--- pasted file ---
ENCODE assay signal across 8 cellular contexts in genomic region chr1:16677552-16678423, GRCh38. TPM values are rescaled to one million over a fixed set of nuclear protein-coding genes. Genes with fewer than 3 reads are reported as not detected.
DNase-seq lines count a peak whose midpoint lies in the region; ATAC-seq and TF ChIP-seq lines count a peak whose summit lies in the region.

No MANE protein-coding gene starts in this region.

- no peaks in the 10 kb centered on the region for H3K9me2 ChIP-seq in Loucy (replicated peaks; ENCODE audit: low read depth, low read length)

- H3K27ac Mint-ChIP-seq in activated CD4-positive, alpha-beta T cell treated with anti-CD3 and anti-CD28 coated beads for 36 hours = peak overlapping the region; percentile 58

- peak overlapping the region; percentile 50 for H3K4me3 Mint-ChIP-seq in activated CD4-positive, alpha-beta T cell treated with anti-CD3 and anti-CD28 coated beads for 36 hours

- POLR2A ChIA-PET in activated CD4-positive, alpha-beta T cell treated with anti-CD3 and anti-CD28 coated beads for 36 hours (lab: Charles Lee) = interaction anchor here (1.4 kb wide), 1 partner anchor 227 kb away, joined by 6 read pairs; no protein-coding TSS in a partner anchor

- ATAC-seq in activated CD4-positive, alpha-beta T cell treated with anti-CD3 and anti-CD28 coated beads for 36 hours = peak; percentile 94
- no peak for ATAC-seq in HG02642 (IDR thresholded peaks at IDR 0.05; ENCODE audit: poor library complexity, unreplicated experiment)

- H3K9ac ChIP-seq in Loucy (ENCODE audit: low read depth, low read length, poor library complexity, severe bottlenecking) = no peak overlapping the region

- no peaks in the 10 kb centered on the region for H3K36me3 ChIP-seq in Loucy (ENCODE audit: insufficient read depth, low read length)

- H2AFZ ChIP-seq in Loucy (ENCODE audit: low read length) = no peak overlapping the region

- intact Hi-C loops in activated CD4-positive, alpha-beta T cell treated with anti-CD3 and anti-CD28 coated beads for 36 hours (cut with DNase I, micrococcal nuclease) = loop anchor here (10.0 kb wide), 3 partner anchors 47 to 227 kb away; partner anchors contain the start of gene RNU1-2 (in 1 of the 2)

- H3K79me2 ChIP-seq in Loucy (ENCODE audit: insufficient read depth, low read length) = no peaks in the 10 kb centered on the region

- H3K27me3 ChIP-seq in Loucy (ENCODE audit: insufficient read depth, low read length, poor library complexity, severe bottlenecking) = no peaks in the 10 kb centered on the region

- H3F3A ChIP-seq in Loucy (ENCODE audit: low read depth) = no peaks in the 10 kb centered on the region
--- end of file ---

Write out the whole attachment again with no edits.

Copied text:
ENCODE assay signal across 8 cellular contexts in genomic region chr1:16677552-16678423, GRCh38. TPM values are rescaled to one million over a fixed set of nuclear protein-coding genes. Genes with fewer than 3 reads are reported as not detected.
DNase-seq lines count a peak whose midpoint lies in the region; ATAC-seq and TF ChIP-seq lines count a peak whose summit lies in the region.

No MANE protein-coding gene starts in this region.

- no peaks in the 10 kb centered on the region for H3K9me2 ChIP-seq in Loucy (replicated peaks; ENCODE audit: low read depth, low read length)

- H3K27ac Mint-ChIP-seq in activated CD4-positive, alpha-beta T cell treated with anti-CD3 and anti-CD28 coated beads for 36 hours = peak overlapping the region; percentile 58

- peak overlapping the region; percentile 50 for H3K4me3 Mint-ChIP-seq in activated CD4-positive, alpha-beta T cell treated with anti-CD3 and anti-CD28 coated beads for 36 hours

- POLR2A ChIA-PET in activated CD4-positive, alpha-beta T cell treated with anti-CD3 and anti-CD28 coated beads for 36 hours (lab: Charles Lee) = interaction anchor here (1.4 kb wide), 1 partner anchor 227 kb away, joined by 6 read pairs; no protein-coding TSS in a partner anchor

- ATAC-seq in activated CD4-positive, alpha-beta T cell treated with anti-CD3 and anti-CD28 coated beads for 36 hours = peak; percentile 94
- no peak for ATAC-seq in HG02642 (IDR thresholded peaks at IDR 0.05; ENCODE audit: poor library complexity, unreplicated experiment)

- H3K9ac ChIP-seq in Loucy (ENCODE audit: low read depth, low read length, poor library complexity, severe bottlenecking) = no peak overlapping the region

- no peaks in the 10 kb centered on the region for H3K36me3 ChIP-seq in Loucy (ENCODE audit: insufficient read depth, low read length)

- H2AFZ ChIP-seq in Loucy (ENCODE audit: low read length) = no peak overlapping the region

- intact Hi-C loops in activated CD4-positive, alpha-beta T cell treated with anti-CD3 and anti-CD28 coated beads for 36 hours (cut with DNase I, micrococcal nuclease) = loop anchor here (10.0 kb wide), 3 partner anchors 47 to 227 kb away; partner anchors contain the start of gene RNU1-2 (in 1 of the 2)

- H3K79me2 ChIP-seq in Loucy (ENCODE audit: insufficient read depth, low read length) = no peaks in the 10 kb centered on the region

- H3K27me3 ChIP-seq in Loucy (ENCODE audit: insufficient read depth, low read length, poor library complexity, severe bottlenecking) = no peaks in the 10 kb centered on the region

- H3F3A ChIP-seq in Loucy (ENCODE audit: low read depth) = no peaks in the 10 kb centered on the region